We're living and working in an age of international connectedness. Your co-workers or clients may actually be living overseas and speak English as a second or third language, connected to you through internet chats and teleconferencing. Or, you may work daily in person with non-native English speakers who have been in the U.S. for several years or only a few months.
No matter the situation, you need to be able to effectively communicate with your team.
In my last article on communicating with non-native English speakers, I outlined how to keep language simple in the workplace. Today, we'll talk about slowing down.
Right now I'm going to ask you to stop and remember:
• A foreign language class you took
• A time you were shopping in an international market
• Any time you overheard a foreign language conversation
Do you remember how the other language sounded? Was it incredibly fast and jumbled to you? Did you wonder...
Picture yourself in this everyday office scenario:
The staff is gathered for a presentation on a new company initiative.
The presenter passes out their information, and in a monotone fashion proceeds to plod through the slideshow presentation on the topic with seemingly little enthusiasm.
At the end they announce, “We really want everyone to get excited about this.”
Are you excited?
Have you bought into your company's new project?
Given the lackluster presentation, probably not!
Maybe this presenter really is excited about the initiative, but they don't know how to convey that to others... or don't even realize how their demeanor is being perceived by everyone in the room.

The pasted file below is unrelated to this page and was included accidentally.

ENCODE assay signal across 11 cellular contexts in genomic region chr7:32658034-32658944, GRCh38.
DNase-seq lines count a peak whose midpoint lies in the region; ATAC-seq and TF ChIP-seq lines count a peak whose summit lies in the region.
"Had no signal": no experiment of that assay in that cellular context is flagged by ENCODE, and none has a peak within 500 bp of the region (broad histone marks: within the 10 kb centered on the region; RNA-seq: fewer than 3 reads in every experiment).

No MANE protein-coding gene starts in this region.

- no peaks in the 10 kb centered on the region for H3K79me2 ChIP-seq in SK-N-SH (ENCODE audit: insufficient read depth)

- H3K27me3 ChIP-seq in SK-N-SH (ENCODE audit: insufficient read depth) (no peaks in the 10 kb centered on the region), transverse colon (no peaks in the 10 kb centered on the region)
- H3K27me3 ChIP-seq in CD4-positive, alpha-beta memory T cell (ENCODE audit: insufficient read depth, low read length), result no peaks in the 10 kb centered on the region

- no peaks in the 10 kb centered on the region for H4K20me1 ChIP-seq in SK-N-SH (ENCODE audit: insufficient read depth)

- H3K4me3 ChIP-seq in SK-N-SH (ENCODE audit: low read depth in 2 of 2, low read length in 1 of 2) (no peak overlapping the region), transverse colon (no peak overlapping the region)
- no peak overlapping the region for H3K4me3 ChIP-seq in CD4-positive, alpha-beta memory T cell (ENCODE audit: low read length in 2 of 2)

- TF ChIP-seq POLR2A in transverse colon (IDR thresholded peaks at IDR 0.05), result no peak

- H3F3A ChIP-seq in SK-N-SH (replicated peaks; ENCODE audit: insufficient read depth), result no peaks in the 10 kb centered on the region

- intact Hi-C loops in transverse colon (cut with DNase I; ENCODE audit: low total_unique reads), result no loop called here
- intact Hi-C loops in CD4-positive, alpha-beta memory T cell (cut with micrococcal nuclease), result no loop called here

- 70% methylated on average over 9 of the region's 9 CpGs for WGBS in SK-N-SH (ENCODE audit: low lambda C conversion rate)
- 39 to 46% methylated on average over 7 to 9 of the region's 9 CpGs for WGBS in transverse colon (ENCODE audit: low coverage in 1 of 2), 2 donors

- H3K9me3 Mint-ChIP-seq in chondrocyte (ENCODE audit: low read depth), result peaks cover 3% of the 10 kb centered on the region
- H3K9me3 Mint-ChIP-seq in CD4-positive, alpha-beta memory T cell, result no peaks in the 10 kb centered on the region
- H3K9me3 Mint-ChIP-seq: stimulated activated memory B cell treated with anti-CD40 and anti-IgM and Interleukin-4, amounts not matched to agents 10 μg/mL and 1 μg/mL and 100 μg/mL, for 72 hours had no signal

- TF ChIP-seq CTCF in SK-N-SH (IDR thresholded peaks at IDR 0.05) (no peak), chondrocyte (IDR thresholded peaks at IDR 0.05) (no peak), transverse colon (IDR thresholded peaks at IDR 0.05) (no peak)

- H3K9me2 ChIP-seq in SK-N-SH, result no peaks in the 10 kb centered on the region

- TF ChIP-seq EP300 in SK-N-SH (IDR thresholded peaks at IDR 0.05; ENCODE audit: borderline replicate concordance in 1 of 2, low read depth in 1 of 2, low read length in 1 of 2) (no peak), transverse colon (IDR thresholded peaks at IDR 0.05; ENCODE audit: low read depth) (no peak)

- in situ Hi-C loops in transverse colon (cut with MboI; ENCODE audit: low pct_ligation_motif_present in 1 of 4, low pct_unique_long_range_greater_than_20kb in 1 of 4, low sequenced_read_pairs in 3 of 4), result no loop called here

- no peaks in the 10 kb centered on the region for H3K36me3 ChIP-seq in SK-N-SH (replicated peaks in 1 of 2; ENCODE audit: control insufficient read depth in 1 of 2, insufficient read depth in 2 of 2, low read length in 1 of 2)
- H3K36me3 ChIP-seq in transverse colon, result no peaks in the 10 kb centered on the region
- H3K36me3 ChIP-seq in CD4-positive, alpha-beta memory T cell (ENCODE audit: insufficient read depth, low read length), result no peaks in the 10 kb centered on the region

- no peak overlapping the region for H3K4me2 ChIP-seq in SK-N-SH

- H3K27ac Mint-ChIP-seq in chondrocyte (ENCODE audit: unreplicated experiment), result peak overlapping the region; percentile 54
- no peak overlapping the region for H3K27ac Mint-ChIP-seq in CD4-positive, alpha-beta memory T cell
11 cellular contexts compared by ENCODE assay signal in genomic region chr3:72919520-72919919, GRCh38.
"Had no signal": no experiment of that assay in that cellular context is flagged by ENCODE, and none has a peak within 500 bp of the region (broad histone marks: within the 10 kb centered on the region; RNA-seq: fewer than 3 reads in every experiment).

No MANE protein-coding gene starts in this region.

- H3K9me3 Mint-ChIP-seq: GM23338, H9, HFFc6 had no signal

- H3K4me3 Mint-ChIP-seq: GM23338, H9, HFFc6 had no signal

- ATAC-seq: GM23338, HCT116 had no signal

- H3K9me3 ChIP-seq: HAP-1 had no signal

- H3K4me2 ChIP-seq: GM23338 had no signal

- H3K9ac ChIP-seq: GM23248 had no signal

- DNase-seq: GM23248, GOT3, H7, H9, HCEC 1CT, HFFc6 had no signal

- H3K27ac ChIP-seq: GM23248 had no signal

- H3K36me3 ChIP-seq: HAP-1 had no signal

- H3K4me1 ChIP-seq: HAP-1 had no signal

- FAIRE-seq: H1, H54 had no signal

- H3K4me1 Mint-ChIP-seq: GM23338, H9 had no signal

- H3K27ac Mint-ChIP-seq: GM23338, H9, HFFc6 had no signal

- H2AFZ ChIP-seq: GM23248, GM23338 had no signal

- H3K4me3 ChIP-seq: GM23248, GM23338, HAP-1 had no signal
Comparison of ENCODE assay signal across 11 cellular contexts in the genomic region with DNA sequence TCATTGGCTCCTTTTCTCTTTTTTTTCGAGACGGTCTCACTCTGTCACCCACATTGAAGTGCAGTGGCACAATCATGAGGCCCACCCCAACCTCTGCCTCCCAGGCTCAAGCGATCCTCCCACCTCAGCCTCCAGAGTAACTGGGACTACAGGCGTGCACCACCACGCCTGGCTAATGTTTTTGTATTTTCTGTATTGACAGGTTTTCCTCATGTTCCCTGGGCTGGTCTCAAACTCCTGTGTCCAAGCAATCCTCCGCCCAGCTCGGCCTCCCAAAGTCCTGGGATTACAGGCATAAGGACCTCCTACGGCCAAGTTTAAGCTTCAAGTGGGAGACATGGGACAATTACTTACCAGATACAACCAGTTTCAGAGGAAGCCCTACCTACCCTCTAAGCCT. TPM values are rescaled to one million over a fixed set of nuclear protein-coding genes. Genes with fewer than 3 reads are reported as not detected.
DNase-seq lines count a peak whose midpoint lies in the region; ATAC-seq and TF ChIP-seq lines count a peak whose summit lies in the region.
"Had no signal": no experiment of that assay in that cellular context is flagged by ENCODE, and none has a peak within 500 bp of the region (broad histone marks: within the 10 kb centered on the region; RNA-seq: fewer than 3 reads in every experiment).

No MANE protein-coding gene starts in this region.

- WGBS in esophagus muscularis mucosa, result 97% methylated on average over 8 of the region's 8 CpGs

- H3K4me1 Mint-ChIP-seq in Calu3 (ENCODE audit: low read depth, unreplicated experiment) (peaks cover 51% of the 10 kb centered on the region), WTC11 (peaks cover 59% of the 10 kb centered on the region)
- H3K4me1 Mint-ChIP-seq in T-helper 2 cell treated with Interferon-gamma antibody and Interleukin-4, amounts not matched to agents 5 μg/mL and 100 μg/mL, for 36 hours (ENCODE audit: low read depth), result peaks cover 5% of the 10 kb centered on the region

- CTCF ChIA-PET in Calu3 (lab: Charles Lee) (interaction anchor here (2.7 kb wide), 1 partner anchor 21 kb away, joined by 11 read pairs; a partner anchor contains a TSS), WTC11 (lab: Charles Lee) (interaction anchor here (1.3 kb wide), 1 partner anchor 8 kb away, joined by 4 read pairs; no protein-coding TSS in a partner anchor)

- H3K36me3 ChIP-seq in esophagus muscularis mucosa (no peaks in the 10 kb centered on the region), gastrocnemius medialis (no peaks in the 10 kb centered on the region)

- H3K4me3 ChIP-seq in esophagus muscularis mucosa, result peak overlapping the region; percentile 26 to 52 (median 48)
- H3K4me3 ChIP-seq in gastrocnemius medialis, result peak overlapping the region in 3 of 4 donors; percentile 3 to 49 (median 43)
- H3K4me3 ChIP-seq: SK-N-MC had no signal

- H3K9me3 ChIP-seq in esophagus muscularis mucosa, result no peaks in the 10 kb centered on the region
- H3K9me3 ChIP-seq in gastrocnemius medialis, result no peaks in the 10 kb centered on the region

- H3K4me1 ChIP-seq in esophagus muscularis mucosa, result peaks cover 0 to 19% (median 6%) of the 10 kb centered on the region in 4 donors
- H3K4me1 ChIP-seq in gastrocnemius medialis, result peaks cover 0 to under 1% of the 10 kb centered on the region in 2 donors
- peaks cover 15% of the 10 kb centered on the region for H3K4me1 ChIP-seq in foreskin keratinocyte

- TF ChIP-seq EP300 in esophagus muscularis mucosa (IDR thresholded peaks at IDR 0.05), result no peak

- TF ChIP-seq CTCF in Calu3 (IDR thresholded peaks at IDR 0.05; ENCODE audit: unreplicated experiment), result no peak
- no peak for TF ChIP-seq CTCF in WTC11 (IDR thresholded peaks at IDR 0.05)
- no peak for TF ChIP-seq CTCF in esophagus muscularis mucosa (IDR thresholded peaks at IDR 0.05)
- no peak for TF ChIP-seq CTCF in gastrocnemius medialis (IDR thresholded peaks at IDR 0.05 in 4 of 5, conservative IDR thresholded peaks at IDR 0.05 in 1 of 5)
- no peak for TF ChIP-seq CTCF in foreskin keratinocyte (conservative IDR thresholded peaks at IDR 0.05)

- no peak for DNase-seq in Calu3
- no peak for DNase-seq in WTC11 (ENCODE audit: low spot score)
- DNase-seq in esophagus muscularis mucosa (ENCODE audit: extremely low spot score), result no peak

And what would the ramifications be if this had been a pitch to a client, or prospective investors?
The non-verbal communication in this situation was the difference between increased morale at the launching of a new project, and just another boring meeting!
The 7 Percent...
Have you ever listened to or watched a recording of yourself, and cringed at the sound of your voice? Perhaps when giving presentations, you know your voice isn't projecting the confidence you'd like... or maybe your company has realized it's time to give employees an edge with clients and shareholders by investing in their voice.
This component of your professional presence is called vocal quality, and it's a major factor in how your message is perceived by others. I'd like you to first think about how you'd describe a voice that you find irritating in presentations or meetings... one that distractsfrom the presenter's message. Your list may have some of these descriptors:
Now take a moment to reflect on what makes a voice sound pleasant to you – one that enhances the message rather than distracting from it. It may be easiest to think of an actor/actress, broadcaster, or other public figure whose voice you find...